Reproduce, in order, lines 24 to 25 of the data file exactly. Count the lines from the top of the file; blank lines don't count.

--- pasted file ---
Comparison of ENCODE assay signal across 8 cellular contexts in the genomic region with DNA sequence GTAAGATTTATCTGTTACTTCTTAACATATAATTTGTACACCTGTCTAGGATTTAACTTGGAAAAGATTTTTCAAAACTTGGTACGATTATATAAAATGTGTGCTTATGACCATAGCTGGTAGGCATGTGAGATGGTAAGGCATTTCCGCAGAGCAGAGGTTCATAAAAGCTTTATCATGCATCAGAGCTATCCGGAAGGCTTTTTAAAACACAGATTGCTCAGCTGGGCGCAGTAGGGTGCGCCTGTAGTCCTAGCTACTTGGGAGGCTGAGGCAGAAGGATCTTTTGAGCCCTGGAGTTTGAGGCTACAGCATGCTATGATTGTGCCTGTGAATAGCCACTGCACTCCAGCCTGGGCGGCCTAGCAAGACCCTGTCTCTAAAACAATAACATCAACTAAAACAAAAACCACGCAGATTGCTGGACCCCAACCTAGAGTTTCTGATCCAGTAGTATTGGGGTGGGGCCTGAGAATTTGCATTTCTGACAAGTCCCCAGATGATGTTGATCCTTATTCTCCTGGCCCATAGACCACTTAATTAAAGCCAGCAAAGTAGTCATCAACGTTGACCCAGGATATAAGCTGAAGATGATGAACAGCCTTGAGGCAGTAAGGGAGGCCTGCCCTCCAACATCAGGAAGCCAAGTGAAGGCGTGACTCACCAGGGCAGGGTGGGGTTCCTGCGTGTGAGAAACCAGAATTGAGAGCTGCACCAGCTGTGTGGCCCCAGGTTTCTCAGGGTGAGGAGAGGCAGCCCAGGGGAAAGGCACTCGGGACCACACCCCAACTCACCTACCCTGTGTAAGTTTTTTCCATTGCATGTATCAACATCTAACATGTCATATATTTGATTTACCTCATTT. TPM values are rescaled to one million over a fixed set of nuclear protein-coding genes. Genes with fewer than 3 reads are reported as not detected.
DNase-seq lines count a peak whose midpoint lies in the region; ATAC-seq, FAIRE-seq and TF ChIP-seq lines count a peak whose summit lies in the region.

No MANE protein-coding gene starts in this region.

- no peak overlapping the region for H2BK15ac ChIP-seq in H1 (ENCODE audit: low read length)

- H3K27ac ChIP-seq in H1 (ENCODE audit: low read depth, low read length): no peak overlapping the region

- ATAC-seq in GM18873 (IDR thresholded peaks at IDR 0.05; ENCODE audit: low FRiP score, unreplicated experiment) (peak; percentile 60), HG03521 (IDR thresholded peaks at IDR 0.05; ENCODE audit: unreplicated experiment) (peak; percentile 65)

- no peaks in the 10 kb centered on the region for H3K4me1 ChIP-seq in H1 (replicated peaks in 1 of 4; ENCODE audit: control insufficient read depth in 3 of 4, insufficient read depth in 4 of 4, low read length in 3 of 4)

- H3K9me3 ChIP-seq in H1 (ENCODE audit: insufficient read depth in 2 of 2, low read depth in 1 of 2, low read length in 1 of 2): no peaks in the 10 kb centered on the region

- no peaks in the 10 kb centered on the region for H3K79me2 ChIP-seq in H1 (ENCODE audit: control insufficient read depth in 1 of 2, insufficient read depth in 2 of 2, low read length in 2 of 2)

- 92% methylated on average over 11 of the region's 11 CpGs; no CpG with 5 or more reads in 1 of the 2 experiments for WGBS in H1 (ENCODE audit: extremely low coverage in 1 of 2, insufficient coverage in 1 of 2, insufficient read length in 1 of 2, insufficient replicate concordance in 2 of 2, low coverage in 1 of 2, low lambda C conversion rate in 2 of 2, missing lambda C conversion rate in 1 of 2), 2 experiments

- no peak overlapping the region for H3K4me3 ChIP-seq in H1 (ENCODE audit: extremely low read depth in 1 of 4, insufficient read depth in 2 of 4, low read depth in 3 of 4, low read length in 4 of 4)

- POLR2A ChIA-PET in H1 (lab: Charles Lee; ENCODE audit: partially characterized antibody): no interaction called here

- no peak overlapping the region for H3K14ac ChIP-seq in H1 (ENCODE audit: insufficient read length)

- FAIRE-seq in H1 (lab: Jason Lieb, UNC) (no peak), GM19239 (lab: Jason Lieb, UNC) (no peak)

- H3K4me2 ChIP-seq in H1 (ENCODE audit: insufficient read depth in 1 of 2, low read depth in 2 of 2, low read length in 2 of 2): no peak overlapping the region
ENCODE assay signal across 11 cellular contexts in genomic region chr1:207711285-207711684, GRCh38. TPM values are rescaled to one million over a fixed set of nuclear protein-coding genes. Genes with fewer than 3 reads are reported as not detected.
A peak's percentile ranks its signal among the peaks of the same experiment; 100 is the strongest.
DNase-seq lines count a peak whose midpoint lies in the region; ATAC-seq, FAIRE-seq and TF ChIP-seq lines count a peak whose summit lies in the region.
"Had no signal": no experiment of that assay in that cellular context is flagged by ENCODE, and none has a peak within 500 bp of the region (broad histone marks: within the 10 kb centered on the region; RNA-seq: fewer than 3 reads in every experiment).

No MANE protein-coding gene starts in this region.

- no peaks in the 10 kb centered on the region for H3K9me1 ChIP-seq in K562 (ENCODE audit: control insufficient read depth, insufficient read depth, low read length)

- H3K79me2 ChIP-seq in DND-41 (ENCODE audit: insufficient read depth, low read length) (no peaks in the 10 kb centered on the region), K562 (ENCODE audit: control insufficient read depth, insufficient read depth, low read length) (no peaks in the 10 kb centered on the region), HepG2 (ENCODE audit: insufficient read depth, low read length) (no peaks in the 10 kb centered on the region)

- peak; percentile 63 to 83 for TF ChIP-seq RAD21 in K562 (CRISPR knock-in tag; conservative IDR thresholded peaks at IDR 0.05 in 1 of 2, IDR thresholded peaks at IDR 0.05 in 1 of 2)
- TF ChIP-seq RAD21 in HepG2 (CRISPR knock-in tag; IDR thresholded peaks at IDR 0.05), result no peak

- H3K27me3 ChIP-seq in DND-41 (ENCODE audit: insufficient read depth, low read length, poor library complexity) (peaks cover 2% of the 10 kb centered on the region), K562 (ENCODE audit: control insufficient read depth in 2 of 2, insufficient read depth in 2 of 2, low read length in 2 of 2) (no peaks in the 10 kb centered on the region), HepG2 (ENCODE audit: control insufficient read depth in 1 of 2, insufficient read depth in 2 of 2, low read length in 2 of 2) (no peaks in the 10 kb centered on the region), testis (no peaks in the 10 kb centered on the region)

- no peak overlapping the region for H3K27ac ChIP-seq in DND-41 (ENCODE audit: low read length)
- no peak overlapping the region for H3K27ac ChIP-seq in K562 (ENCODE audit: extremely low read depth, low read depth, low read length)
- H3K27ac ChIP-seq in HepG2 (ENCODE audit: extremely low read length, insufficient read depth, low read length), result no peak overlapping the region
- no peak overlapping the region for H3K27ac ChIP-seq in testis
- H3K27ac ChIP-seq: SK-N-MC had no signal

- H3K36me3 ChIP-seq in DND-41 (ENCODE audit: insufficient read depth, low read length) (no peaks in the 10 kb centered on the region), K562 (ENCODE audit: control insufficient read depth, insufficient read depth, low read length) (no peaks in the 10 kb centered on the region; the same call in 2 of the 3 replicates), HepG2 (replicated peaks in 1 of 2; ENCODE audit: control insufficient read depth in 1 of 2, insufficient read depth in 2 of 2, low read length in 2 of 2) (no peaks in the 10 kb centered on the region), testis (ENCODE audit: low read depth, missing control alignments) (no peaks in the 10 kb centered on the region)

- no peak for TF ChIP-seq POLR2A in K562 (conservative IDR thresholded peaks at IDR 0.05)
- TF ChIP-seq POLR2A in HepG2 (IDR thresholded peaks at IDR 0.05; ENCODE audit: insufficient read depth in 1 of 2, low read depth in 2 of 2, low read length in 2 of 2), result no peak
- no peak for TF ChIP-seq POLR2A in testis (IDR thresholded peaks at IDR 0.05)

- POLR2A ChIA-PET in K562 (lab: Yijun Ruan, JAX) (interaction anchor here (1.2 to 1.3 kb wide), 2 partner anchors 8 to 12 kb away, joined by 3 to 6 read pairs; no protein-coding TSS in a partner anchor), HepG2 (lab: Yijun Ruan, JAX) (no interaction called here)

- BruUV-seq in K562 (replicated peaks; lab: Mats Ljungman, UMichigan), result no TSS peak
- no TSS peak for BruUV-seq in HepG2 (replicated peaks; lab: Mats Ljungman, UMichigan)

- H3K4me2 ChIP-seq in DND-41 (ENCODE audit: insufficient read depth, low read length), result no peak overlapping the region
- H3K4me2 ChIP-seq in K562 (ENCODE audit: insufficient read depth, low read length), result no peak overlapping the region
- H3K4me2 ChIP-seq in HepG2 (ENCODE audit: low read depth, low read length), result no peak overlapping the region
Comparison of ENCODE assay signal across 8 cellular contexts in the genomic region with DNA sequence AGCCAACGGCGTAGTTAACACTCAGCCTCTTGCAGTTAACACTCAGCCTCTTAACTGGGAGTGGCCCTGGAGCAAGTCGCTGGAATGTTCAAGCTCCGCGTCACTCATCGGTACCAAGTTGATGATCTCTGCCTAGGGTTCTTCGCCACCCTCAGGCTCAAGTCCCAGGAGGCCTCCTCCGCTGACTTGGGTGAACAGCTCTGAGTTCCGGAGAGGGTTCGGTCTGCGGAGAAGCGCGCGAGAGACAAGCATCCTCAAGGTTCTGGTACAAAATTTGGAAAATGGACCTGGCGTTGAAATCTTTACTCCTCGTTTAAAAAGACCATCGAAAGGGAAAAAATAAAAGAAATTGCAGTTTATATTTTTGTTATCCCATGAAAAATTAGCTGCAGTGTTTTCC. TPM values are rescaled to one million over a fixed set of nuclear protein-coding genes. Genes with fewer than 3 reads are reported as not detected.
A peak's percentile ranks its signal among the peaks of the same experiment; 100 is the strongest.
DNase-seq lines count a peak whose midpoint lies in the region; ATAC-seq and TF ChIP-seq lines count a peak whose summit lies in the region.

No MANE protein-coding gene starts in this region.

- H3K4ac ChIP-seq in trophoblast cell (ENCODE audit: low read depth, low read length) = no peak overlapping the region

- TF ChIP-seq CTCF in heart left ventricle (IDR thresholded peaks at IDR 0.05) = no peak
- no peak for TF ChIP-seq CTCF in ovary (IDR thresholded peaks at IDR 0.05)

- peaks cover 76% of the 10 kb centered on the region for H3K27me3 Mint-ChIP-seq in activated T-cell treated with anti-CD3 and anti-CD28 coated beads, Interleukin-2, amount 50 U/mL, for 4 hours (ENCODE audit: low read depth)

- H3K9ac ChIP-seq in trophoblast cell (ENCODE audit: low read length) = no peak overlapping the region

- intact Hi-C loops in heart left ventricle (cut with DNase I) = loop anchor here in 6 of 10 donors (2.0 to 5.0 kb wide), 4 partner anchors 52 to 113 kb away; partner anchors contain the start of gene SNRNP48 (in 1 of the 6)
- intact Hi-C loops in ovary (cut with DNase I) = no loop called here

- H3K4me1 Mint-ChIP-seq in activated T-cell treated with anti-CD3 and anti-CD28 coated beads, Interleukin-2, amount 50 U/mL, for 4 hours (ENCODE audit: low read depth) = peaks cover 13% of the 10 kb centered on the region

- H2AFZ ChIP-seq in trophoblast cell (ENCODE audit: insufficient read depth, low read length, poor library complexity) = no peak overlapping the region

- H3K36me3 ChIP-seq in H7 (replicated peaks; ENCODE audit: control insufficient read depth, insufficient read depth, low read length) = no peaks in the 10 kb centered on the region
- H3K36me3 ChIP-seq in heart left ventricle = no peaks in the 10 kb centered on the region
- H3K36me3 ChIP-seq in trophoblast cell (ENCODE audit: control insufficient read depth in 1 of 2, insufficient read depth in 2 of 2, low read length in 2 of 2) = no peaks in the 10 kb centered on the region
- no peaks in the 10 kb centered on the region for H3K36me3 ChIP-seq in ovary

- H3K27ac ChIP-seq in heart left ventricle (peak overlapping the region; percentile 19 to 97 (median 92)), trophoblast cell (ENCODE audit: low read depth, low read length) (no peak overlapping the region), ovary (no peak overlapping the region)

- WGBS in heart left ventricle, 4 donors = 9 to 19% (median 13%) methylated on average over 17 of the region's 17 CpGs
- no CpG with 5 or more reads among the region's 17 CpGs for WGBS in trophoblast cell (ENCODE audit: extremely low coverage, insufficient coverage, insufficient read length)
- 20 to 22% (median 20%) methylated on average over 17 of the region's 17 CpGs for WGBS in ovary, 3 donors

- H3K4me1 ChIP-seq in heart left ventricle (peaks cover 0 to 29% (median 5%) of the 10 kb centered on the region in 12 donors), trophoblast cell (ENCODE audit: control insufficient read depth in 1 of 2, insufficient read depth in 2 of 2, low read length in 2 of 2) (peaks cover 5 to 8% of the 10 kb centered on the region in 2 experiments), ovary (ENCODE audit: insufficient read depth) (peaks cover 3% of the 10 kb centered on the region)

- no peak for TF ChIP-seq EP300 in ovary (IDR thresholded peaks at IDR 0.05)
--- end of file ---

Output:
- TF ChIP-seq RAD21 in HepG2 (CRISPR knock-in tag; IDR thresholded peaks at IDR 0.05), result no peak

- H3K27me3 ChIP-seq in DND-41 (ENCODE audit: insufficient read depth, low read length, poor library complexity) (peaks cover 2% of the 10 kb centered on the region), K562 (ENCODE audit: control insufficient read depth in 2 of 2, insufficient read depth in 2 of 2, low read length in 2 of 2) (no peaks in the 10 kb centered on the region), HepG2 (ENCODE audit: control insufficient read depth in 1 of 2, insufficient read depth in 2 of 2, low read length in 2 of 2) (no peaks in the 10 kb centered on the region), testis (no peaks in the 10 kb centered on the region)